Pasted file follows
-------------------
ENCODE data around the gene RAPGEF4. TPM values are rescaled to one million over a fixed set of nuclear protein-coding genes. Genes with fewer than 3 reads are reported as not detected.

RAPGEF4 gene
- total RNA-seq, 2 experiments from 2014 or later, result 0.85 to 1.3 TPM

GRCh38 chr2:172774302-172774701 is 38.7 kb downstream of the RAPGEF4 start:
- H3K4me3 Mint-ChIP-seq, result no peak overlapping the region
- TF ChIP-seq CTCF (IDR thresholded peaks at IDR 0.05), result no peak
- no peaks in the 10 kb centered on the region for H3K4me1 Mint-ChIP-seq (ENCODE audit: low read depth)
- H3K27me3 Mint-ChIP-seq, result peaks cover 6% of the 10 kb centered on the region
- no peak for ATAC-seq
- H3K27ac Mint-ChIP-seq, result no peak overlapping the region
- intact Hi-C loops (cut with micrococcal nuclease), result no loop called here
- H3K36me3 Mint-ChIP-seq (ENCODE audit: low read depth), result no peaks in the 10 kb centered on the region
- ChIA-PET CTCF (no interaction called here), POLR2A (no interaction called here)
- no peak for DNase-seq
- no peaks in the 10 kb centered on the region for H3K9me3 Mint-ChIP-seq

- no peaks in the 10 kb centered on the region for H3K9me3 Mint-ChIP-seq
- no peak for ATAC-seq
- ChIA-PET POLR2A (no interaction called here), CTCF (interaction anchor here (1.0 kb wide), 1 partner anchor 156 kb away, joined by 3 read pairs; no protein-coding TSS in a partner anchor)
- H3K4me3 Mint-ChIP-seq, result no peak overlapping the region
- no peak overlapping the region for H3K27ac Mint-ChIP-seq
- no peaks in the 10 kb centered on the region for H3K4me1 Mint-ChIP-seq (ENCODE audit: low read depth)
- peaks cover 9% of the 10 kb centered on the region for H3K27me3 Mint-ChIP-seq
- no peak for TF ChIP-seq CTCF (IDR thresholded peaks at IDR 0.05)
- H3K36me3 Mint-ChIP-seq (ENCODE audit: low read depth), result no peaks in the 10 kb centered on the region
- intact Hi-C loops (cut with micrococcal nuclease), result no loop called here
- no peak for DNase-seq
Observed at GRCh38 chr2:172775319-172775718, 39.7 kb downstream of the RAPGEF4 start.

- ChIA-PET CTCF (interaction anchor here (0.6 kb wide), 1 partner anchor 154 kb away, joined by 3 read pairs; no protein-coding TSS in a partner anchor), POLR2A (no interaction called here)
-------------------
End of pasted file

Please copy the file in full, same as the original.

ENCODE data around the gene RAPGEF4. TPM values are rescaled to one million over a fixed set of nuclear protein-coding genes. Genes with fewer than 3 reads are reported as not detected.

RAPGEF4 gene
- total RNA-seq, 2 experiments from 2014 or later, result 0.85 to 1.3 TPM

GRCh38 chr2:172774302-172774701 is 38.7 kb downstream of the RAPGEF4 start:
- H3K4me3 Mint-ChIP-seq, result no peak overlapping the region
- TF ChIP-seq CTCF (IDR thresholded peaks at IDR 0.05), result no peak
- no peaks in the 10 kb centered on the region for H3K4me1 Mint-ChIP-seq (ENCODE audit: low read depth)
- H3K27me3 Mint-ChIP-seq, result peaks cover 6% of the 10 kb centered on the region
- no peak for ATAC-seq
- H3K27ac Mint-ChIP-seq, result no peak overlapping the region
- intact Hi-C loops (cut with micrococcal nuclease), result no loop called here
- H3K36me3 Mint-ChIP-seq (ENCODE audit: low read depth), result no peaks in the 10 kb centered on the region
- ChIA-PET CTCF (no interaction called here), POLR2A (no interaction called here)
- no peak for DNase-seq
- no peaks in the 10 kb centered on the region for H3K9me3 Mint-ChIP-seq

- no peaks in the 10 kb centered on the region for H3K9me3 Mint-ChIP-seq
- no peak for ATAC-seq
- ChIA-PET POLR2A (no interaction called here), CTCF (interaction anchor here (1.0 kb wide), 1 partner anchor 156 kb away, joined by 3 read pairs; no protein-coding TSS in a partner anchor)
- H3K4me3 Mint-ChIP-seq, result no peak overlapping the region
- no peak overlapping the region for H3K27ac Mint-ChIP-seq
- no peaks in the 10 kb centered on the region for H3K4me1 Mint-ChIP-seq (ENCODE audit: low read depth)
- peaks cover 9% of the 10 kb centered on the region for H3K27me3 Mint-ChIP-seq
- no peak for TF ChIP-seq CTCF (IDR thresholded peaks at IDR 0.05)
- H3K36me3 Mint-ChIP-seq (ENCODE audit: low read depth), result no peaks in the 10 kb centered on the region
- intact Hi-C loops (cut with micrococcal nuclease), result no loop called here
- no peak for DNase-seq
Observed at GRCh38 chr2:172775319-172775718, 39.7 kb downstream of the RAPGEF4 start.

- ChIA-PET CTCF (interaction anchor here (0.6 kb wide), 1 partner anchor 154 kb away, joined by 3 read pairs; no protein-coding TSS in a partner anchor), POLR2A (no interaction called here)